Cable rates to increase in 2002

5.5 percent rate hike will affect both local, national customers

By CHRISTINA M. CURRIE
Daily Press writer
Watching shows on Fox, ESPN, Lifetime or CNN will become more expensive beginning Jan. 1 when AT&T Broadband raises its rates for customers nationwide.
Rates will increase an average of 5.5 percent nationwide, meaning most customers will see their bills go up by about $2.
AT&T officials attribute the rate change to an increase in programming costs and expenses associated with doing business, such as the rising cost of fuel and wages for customer service personnel and technicians.
"The cost of programming keeps going up just like everything else is," said Kim Musgrove, office manager for AT&T's Craig office. "When they raise their rates to us, unfortunately, we pass them on to the customer."
In Northwest Colorado, a basic cable package will be $12.74 until Jan. 1 when it increases to $13.10. Basic plus expanded cable the most popular package will increase from $32.01 to $34.15.
"I don't know what the heck we can do about it," said Craig resident Marian Kagie. "I'm not for [the rate increase]."
Blaming the rate increase on higher programming costs is just "an excuse," Kagie said. "They'll do what they want to because, unfortunately, people love watching television."
Despite the increase, the second in two years, Kagie said she hasn't considered trying any alternatives to cable television, but Craig resident Bessie Hayes wouldn't go back.
"I got tired of them always raising prices. Every year the price would go up," said Hayes, who is now a satellite television customer.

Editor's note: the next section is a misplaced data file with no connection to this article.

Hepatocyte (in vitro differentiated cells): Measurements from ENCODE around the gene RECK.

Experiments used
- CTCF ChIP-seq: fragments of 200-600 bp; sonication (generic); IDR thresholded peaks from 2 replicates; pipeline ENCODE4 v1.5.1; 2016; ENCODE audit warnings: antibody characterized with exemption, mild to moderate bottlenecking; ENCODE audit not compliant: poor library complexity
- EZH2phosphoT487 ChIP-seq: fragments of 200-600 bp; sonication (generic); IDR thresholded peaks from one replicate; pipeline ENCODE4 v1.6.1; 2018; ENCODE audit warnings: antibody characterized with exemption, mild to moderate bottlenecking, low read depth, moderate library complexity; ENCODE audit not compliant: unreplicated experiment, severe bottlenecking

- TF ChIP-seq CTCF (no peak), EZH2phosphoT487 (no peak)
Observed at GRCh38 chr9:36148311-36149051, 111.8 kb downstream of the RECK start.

According to Hayes, satellite television is a less expensive alternative to cable, but industry officials still debate which is the better deal.
"There's no doubt satellite is the better value," said Daryl Newell, owner of Craig Satellite TV. "Nine-and-a-half out of 10 times, it's better to go with satellite."
According to Newell, when satellite television companies, such as Dish Network or DirecTV increase prices, more channels are added.
"Satellite is actually lowering rates when you look at per channel," he said.
He doesn't expect to see any cost increases as a result of AT&T's rate changes. The company's last increase was $1 and occurred about one year ago.
Satellite service companies are able to keep rates so low, Newell speculated, because they only have to maintain one uplink and dish instead of a connection to millions of individual households.
But, Musgrove warns consumers to look for hidden costs when signing up for satellite television.
"Satellite rates do go up, too," she said. "Consider how much you'll be paying a year from now."
Musgrove said satellite television companies offer good deals for the first year of service, but prices sometimes increase after that.
"We give customers all the information up front," she said. "That's where we feel satellite does not."
Both Musgrove and Newell urge customers to make the decision. They invite people to make the comparison and shop around.
"Get the literature and compare," Newell said. "I don't see the value of [cable television]."
If the number of customers is any indication, there is still indecision as to the relative value of each service. AT&T has about 14 million cable television subscribers nationwide. Dish Network and DirecTV have a combined 16 million.

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